The focus of this research is to explore and identify barriers to collaboration between people with and without visual impairments. This research will support the development of tools that will bridge the gap between the non-graphical user interfaces used by people with visual impairments and the graphical interfaces used by sighted people, enabling individuals with any level of visual ability to collaborate at school or work. Building on prior research on developing accessible user interfaces for people with visual impairments, this project will explore the challenges of collocated synchronous collaboration between people with and without visual impairments. The researchers will conduct formative interviews and observational studies of professional adults with and without visual impairments to understand the barriers to collaboration within and across these populations. Very little prior research has explored these issues. This project will conduct a deep exploration to reveal accessibility barriers that were previously hidden and unknown.   More information about this project can be found here.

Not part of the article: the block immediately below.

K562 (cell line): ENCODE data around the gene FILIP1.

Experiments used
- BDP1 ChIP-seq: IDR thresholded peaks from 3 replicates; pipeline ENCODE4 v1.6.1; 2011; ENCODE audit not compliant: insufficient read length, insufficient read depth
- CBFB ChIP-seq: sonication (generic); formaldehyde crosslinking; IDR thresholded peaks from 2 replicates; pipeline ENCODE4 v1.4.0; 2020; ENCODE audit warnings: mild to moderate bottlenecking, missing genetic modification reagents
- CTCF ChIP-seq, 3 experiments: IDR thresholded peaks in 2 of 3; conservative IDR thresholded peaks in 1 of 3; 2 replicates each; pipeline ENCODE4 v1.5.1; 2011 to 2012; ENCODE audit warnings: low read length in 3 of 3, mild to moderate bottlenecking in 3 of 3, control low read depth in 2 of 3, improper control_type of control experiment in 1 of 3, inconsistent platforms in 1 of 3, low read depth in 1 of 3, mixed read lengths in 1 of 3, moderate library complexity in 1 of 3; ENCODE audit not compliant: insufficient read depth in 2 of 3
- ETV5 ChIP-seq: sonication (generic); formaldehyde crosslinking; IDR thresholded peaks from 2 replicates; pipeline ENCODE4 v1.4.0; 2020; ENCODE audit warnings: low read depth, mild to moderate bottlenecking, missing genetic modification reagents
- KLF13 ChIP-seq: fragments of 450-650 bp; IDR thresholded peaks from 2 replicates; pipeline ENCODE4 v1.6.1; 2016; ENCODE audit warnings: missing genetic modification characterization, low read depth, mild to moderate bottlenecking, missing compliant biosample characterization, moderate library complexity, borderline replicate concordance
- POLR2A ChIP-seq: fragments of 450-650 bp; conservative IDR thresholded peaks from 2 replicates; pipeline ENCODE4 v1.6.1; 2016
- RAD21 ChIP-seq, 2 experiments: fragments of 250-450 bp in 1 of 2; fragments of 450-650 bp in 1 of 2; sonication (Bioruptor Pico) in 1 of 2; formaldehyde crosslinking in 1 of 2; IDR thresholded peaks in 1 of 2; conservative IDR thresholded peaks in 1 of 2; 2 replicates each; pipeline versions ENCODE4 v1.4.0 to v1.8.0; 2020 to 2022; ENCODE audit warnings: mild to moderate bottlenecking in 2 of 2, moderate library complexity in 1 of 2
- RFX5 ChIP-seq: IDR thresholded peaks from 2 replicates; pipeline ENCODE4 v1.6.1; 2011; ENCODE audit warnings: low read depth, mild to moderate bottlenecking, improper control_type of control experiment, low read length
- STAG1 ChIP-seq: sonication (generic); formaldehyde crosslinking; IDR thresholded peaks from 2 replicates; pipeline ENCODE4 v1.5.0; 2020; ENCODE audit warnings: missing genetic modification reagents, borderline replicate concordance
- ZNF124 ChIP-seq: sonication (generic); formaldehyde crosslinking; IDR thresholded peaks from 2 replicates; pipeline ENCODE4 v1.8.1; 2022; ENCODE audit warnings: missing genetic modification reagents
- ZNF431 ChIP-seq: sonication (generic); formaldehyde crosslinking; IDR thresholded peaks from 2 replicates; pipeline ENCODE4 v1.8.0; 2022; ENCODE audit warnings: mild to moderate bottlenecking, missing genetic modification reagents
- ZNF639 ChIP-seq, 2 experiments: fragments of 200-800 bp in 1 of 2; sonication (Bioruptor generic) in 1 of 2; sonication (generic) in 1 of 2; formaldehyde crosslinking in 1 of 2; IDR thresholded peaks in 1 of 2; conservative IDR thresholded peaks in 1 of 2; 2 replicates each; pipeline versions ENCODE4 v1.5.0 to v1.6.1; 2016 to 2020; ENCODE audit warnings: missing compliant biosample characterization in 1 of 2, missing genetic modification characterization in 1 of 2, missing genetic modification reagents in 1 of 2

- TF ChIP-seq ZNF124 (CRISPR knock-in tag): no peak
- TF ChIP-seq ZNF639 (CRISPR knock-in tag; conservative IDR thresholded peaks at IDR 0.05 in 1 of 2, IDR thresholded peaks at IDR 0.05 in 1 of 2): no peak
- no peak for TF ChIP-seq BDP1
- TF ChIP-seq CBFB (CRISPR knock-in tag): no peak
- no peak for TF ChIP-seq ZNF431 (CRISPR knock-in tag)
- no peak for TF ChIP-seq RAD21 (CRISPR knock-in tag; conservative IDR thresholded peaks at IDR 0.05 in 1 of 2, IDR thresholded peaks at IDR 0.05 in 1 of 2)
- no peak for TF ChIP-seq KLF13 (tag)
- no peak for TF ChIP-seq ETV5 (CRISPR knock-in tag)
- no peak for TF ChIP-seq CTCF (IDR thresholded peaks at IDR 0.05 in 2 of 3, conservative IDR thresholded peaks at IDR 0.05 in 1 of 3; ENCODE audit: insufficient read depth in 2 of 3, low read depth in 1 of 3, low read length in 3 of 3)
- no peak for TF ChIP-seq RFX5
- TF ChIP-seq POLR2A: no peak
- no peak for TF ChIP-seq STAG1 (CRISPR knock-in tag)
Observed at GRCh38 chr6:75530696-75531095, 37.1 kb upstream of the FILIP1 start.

eager logoEAGER: Enhancing Mobile Device Users’ Levels of Situational Awareness through Tactile Feedback

Source:  National Science Foundation

PI:  Ravi Kuber, PhD

Awarded: 2013